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Americans Believe That A College Degree Is Essential For Quality Employment

August 22, 2011

College graduate and workers in different occupationsA new poll has found that most Americans agree that a college education is integral to attaining quality careers.

The study, conducted by Gallup and Lumina Foundation for Education, found that 69 percent of U.S. adults polled strongly agreed or disagreed that having a college degree is essential for getting a good job in this country.

"Even with the wild gyrations on Wall Street this summer, Americans still believe that the road to greater economic prosperity for themselves and our country comes through education," said Jamie Merisotis, Lumina Foundation President and CEO, in a press release. "Postsecondary degree completion provides the best path forward for a brighter future."

The survey results also indicated that 86 percent of respondents said they attended college to earn more money or get a good job. Moreover, despite the difficulties many face finding employment during these difficult economic times, about half of the respondents said that people with college degrees stand a good chance of finding quality jobs.

This is not the first study to conclude that Americans have come to widely accept the belief that a college education is ultimately a wise investment. For example, a poll conducted by the Pew Research Center last spring yielded similar results. As The Chronicle of Higher Education reported, 84 percent of respondents to the Pew survey who had degrees said that college had been a good investment, while just 7 percent said it had not.

Moreover, according to an earlier study from insurer MetLife, even middle and high schools students recognize the value of a college degree: As U.S. News & World Report noted, MetLife's survey found that 75 percent of middle and high school students plan on going to college. In addition, 84 percent of students believed that there will be "few or no" career opportunities for students who do not complete some form of higher education.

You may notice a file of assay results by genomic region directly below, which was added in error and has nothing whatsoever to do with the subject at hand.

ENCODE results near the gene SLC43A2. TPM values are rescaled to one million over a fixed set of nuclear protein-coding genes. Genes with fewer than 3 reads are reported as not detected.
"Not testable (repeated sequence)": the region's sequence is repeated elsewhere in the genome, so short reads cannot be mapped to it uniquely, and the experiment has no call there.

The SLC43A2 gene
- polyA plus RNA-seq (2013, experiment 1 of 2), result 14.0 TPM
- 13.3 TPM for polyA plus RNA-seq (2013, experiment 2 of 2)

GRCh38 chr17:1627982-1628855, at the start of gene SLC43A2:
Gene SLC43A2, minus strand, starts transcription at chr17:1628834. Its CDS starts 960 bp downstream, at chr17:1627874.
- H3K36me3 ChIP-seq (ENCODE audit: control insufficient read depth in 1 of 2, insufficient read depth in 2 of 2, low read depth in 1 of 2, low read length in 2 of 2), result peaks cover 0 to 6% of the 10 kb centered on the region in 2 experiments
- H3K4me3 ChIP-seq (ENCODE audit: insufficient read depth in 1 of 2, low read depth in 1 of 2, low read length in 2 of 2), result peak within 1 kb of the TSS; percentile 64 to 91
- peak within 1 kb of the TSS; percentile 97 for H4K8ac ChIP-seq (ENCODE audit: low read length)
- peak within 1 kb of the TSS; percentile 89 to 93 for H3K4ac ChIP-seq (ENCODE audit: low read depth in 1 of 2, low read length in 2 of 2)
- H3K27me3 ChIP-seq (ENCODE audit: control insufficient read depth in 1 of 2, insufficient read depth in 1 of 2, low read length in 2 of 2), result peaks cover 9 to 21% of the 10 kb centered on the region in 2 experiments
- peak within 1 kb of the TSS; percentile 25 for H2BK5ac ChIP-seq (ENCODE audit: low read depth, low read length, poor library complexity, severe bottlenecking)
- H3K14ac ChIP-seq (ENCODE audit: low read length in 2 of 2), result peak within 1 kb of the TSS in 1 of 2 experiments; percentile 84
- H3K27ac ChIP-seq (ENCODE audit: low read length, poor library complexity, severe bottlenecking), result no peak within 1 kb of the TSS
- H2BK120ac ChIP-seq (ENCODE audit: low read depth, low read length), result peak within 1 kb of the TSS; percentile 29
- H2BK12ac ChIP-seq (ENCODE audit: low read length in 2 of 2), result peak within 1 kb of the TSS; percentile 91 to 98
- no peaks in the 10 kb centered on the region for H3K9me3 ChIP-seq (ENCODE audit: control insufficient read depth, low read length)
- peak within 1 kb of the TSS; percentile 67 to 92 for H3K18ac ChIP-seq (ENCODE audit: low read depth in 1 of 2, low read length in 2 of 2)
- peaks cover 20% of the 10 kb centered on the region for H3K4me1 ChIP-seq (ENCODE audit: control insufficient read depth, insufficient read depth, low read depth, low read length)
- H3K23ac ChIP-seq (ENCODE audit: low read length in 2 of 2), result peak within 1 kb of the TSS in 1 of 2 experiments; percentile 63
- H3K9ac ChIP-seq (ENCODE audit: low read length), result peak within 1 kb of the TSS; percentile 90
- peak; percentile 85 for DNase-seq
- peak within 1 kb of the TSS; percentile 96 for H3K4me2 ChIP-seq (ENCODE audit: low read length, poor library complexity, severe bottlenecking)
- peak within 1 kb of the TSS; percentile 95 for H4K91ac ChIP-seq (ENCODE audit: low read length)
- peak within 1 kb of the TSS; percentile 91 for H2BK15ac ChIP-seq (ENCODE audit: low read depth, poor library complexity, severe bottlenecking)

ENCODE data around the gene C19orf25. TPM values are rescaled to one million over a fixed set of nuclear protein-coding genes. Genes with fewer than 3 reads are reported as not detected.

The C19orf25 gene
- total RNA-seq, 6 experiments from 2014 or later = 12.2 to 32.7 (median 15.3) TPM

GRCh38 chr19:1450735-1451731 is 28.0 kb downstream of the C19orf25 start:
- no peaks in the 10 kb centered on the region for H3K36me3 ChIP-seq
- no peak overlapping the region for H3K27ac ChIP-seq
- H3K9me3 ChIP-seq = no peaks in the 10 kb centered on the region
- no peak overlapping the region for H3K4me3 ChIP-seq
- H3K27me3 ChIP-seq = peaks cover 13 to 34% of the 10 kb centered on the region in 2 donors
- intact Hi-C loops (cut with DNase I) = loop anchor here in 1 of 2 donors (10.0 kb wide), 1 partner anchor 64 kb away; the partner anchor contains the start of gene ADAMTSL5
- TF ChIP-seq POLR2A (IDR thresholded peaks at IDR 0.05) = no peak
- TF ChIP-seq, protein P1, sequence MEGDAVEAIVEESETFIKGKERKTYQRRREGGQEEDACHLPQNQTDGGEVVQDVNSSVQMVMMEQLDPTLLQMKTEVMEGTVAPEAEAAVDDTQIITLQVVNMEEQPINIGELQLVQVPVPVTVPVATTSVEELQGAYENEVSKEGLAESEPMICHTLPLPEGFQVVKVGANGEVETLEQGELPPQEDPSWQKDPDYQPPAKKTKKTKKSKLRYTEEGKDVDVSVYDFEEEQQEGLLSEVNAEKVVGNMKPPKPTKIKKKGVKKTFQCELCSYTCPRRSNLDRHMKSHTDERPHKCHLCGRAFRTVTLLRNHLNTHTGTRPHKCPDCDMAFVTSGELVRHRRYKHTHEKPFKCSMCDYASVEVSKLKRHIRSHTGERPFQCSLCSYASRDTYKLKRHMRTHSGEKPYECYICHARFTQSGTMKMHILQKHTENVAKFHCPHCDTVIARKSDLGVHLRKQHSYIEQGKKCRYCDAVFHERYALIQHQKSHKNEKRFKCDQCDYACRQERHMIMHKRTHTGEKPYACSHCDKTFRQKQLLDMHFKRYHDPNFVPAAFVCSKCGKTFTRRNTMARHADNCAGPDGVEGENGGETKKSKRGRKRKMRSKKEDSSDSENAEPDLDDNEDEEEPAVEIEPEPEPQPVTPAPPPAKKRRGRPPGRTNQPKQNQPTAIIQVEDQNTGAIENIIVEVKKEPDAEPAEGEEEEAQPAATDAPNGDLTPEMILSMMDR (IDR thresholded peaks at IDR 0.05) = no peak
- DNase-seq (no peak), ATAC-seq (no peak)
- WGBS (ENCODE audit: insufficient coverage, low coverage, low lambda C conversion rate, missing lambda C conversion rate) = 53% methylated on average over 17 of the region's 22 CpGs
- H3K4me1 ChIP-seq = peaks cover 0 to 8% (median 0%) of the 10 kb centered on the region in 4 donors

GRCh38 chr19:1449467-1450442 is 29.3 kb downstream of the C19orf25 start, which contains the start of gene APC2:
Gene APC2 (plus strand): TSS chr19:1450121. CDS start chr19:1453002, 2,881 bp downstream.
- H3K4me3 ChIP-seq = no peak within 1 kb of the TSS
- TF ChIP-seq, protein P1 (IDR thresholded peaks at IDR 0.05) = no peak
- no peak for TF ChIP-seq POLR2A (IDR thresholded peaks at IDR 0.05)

Indeed, Gallup's tracking of unemployment and underemployment in the United States has found that these perceptions about the value of a college education are true: On the whole, unemployment and underemployment rates for college-educated Americans are lower than Americans with less education.

A recent report by the Georgetown University Center for Education and the Workforce found that those holding bachelor's degrees earn about $2.27 million over their lifetimes. Meanwhile, those with some college earned only about $1.55 million in lifetime earnings. And those with only a high school diploma earned $1.30 million in lifetime earnings.

"They payoff from getting a college degree is huge and is actually increasing," said Merisotis, who was quoted by U.S. News. "For people wondering [if] a college degree [is] worth it: Not only is it worth it, but the premium is growing."

Interestingly, however, the Georgetown study found that while those with more advanced degrees still earn more during their lifetime, the difference in earnings is becoming less: Those with master's, doctoral, and professional degrees earn $2.67 million, $3.25 million, and $3.65 million, respectively.

"It's still true that, on average, it's better to get the higher degree," said the center's director, Anthony Carnevale, who was quoted by U.S. News. "It's better to keep climbing--but it's less and less true."


Compiled by Yaffa Klugerman

Sources:

"College's Value Goes Deeper Than the Degree, Graduates Say," Chronicle.com, May 15, 2011, Eric Hoover

"High Schoolers Say College Education Necessary to Get Jobs," USNews.com, March 9, 2011, Jason Koebler

"How Higher Education Affects Lifetime Salary," USNews.com, August 5, 2011, Brian Burnsed

"Most Americans See College as Essential to Getting a Good Job," Gallup.com, August 18, 2011, Cynthia English

"New Gallup Poll Finds that Americans View College Degree Completion as an Essential Tool for Landing a Good Job and Finding Financial Security," LuminaFoundation.org, August 18, 2011

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